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Science

State of the Arctic reflected in thinning ice

TOKYO -- The disappearance of ice in the Arctic -- a result of global warming -- is picking up steam. Scientists are now concerned that the diminishing ice pack could accelerate climate change. It is difficult to accurately grasp what is occurring in the polar region, but with data piling up from satellites, observation ships and studies on foot, how the ice is melting and the impact of this change are becoming clear. Recent research should help boost the accuracy of predictions about the course of global warming.

Melt ponds dot the surface of ice in the Arctic Ocean. (Courtesy of Tokyo University of Marine Science and Technology associate professor Koji Shimada)

     The decline of ice in the Arctic Ocean and Greenland has become especially striking in the last decade or so. The thickness and area of permafrost in the polar region are on a downward trend as well. As global warming progresses, there are fears that the rate of decline will speed up.

     Japanese researchers are among those working to shed light on the actual state of and mechanism behind the melting, a field of study that is filled with mystery.

     "Do you know what this is?" Tokyo University of Marine Science and Technology associate professor Koji Shimada displayed an aerial photo he took last year. Innumerable black shapes can be seen against the white Arctic pack ice. They are so-called melt ponds -- small pools of water that have accumulated in depressions on the ice's surface. These bodies of water typically measure 20-30 meters across.

     What stands out are melt ponds that have formed on thin ice that has been frozen for only about a year. The surface of each pond is warmed by sunlight, and the ice in contact with the water starts to melt. As time passes, the ponds become larger and the ice becomes thinner, allowing holes to form in the ice or for it to collapse under pressure from natural forces such as wind. When this happens, the water's surface area increases, causing the water temperature to increase and more ice to melt. The repetition of this accelerates both the decline in the ice volume and the increase in temperature. The phenomenon is known as "ice-albedo feedback."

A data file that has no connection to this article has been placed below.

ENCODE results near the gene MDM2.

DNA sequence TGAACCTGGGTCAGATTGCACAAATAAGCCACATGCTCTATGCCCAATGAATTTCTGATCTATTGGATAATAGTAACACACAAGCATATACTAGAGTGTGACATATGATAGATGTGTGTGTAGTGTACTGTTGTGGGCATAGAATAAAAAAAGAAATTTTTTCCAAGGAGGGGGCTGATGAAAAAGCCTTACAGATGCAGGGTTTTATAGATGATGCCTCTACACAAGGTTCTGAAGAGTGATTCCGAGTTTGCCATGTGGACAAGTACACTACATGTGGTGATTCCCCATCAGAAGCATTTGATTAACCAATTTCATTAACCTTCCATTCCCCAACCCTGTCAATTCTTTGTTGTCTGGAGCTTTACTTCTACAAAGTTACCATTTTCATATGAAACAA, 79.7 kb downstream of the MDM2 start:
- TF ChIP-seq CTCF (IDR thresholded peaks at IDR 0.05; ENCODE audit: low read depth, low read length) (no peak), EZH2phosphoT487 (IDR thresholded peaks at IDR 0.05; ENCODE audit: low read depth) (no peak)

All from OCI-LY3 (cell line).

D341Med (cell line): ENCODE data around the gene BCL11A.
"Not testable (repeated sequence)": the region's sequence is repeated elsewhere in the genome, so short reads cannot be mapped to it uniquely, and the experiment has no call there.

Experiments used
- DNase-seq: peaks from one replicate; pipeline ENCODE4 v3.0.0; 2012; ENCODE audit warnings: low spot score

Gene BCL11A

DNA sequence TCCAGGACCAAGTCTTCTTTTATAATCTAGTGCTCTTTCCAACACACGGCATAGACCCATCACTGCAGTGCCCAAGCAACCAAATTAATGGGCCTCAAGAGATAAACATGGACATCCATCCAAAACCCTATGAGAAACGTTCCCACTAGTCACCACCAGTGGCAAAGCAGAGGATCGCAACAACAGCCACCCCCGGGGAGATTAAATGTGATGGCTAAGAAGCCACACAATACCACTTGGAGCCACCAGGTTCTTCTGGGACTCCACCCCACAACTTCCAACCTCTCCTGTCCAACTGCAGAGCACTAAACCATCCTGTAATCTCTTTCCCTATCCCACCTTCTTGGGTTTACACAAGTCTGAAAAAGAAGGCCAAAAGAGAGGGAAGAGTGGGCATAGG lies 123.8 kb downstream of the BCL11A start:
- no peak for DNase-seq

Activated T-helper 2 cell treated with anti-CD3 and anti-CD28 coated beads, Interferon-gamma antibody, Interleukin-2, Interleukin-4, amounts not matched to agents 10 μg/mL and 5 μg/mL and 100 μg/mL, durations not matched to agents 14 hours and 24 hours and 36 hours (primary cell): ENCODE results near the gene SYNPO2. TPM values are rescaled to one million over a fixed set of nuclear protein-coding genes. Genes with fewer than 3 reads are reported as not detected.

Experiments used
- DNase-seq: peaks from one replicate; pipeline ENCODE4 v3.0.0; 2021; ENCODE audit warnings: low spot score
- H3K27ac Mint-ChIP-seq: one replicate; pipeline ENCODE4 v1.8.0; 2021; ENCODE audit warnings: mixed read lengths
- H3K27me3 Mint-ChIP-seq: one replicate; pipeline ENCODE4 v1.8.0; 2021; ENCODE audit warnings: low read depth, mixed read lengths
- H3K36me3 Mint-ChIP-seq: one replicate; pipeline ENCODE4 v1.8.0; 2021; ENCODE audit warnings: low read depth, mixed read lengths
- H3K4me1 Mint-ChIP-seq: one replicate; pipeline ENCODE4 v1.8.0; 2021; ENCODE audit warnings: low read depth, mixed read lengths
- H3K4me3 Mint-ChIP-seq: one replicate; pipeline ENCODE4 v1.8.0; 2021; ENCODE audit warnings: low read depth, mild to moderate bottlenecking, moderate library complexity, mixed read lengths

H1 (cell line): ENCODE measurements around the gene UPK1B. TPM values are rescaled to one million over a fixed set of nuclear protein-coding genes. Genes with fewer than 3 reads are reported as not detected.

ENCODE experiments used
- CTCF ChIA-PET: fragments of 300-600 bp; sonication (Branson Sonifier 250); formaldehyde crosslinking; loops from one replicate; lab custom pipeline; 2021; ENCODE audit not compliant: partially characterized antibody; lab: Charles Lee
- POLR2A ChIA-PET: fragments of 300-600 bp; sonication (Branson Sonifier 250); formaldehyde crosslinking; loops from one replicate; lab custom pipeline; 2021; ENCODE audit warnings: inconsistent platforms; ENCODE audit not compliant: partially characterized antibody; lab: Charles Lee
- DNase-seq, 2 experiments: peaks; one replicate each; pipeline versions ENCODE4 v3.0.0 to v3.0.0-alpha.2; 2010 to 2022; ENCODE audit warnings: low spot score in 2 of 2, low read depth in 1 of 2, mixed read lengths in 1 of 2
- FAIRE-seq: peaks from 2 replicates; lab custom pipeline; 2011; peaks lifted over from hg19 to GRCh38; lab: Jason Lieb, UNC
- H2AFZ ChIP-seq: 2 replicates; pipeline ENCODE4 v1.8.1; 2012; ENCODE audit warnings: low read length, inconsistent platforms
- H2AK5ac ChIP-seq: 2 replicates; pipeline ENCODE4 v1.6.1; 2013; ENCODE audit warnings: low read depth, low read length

In the Arctic Ocean, it has become difficult to find thick ice that does not melt in the summer. One cause of this is the large amount of heat carried in warm ocean currents from the south. The overlapping of meteorological and other phenomena causes the ice as a whole to rotate in a clockwise direction, moving the ocean's surface with it and apparently pulling in the warm ocean currents from the south.

     The accumulated heat "warms the ice from the bottom, like floor heating in a home," Shimada explained. The effects of this appear very gradually and over three or four years the ice's surface area diminishes. Observation data indicates that the amount of latent heat in the ocean increased particularly around 2009. The ice's surface area bottomed out three years later in 2012 and at present is growing moderately.

The leading edge of a glacier in Greenland. This is where icebergs form as they break off and fall into the sea. (Courtesy of Hokkaido University associate professor Shin Sugiyama )

     Ice is rapidly disappearing in Greenland as well. There are reports that some 229 billion tons was lost on average each year from 2005 to 2010, raising sea level by around 0.6mm a year. If the entire mass were to melt, sea level would likely rise some 7 meters.